Competition tightens in District Eight, Senate
As we get closer and closer to the primary elections on April 26, the races are beginning to intensify in the 8th Congressional District (which includes Blair and most of Montgomery County), and the Maryland Democratic Senate.
The 8th District is a historically Democratic district, and this year boasts seven party candidates competing for the nomination. The current front-runners are former journalist Kathleen Matthews and Maryland State Senator Jamie Raskin. Lesser known candidates such as Del. Kumar Barve, Del. Ana Sol Gutierrez, Joel Rubin, David Anderson, and Will Jawando are also running.
Matthews is a former local anchor for ABC News, and her husband Chris Matthews is an active anchor for MSNBC. After leaving the television industry, she worked as an executive for Marriott for several years before deciding to run for Congress. As a journalist, Matthews was known for her stories on women's' issues and equality. She is an outspoken pro-choice advocate and supporter of gay rights. With regard to campaign fundraising, Matthews has the lead. She comes from an affluent background, and has a number of wealthy supporters helping fund her campaign.
But while Matthews looks like the early front-runner for the District, Raskin is providing serious competition. Raskin has served as Maryland's State Senator for three terms. He also works as a law professor at American University. Raskin vows to attack climate change Congress. One of Raskin's primary issues is combating money's role in politics. As an outspoken critic of the Citizens United ruling, he hopes to continue Congressman Chris Van Hollen's advocacy for the Disclosure Act to prevent special-interests from funding campaigns.
Not surprisingly, Matthews' campaign currently has the lead in fundraising. She raised $564,220 in the 3rd quarter of 2015. Raskin, on the other hand, raised just $375,000. In seeming opposition to Raskins' campaign finance beliefs, he scored the backing of a Super PAC last week. The PAC, Mayday, has an ironic goal of eliminating Super PACs. Their motto is "embrace the irony." Mayday has committed to raising $100,000 for Raskin, which won't make a huge dent in Matthews' corporate money, but it certainly will help his campaign.
As far as potential Republican nominees for the Senate seat, former Pentagon official and Capitol Hill lawyer Richard Douglas announced his candidacy at the end of August. He faces Chrys Kefalas as his biggest opponent, who is currently the Vice President for the National Association of Manufacturers.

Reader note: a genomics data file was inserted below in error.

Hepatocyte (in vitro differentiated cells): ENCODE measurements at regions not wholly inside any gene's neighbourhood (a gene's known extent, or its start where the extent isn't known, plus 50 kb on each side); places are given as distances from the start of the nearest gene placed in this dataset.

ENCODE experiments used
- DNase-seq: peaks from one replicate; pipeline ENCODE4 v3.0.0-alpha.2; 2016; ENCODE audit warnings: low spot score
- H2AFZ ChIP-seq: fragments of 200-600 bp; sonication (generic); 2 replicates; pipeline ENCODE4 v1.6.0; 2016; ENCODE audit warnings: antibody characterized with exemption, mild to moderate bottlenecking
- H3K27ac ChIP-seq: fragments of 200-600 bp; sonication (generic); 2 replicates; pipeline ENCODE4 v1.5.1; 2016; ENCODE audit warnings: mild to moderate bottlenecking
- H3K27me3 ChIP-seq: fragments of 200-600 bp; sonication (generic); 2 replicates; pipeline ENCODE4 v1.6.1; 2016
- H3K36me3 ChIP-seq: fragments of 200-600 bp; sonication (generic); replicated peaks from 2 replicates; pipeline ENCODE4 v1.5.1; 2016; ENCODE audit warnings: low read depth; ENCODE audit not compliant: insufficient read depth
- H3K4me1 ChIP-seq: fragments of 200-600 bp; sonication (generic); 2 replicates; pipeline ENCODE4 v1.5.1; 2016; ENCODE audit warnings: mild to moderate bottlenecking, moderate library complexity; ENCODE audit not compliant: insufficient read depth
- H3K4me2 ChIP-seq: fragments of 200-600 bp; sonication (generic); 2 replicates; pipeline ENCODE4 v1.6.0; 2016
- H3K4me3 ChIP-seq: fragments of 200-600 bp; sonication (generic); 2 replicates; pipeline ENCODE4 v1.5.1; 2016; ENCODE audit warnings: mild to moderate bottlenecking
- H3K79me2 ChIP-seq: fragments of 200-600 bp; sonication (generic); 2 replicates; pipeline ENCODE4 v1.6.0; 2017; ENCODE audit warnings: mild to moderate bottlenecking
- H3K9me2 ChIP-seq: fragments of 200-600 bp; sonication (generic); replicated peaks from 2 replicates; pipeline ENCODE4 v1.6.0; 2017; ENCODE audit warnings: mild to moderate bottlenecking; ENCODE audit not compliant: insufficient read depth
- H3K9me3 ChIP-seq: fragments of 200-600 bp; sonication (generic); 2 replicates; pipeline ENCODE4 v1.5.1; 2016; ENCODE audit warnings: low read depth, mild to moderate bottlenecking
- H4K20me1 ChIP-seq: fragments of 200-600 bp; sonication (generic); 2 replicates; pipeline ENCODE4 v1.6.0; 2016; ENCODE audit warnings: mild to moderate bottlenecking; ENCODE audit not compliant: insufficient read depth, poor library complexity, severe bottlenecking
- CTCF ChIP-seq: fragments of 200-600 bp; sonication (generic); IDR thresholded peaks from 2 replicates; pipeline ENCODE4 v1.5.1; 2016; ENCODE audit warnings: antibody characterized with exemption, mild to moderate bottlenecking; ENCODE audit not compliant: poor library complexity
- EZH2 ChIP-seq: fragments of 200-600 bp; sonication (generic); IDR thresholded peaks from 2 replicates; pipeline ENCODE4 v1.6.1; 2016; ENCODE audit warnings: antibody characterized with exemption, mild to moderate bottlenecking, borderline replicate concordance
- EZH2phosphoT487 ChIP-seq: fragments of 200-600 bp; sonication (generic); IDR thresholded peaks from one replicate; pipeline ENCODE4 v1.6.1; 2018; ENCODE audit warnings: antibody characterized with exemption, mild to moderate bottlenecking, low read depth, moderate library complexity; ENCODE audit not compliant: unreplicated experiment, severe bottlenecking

Edwards was the first African American woman to represent Maryland in Congress, and would continue that legacy if elected Senator. While in Congress, Edwards worked primarily on the Transportation and Infrastructure Committee. She has also tried to push an amendment through Congress that would overturn the Citizens United ruling.
Van Hollen, who is similar ideologically to Edwards, will provide tough competition. Since neither one of them differ greatly, it will be a tough decision for many Democrats. Chris Van Hollen has become known for his support of the education system and gun control through his acts as a former Maryland State Delegate and Congressman.
The biggest wild card into the Democratic nomination is Representative Elijah Cummings, who hasn't yet declared his candidacy. According to a Washington Post poll, Cummings would have an overwhelming lead over Edwards and Van Hollen if he decided to enter the race. He was a prominent figure in the calming of Baltimore following the unrest in the city earlier in the year. He also is an avid supporter of Hillary Clinton, for whom which he was a lead defender during the House's hearing on the 2012 Benghazi Attacks.
Maryland is a traditionally blue state, despite the election of Governor Larry Hogan last fall. Both Maryland senators are currently Democrats, and the Democratic nominee, whether it be Cummings or not, should have the favorite to win the general election.
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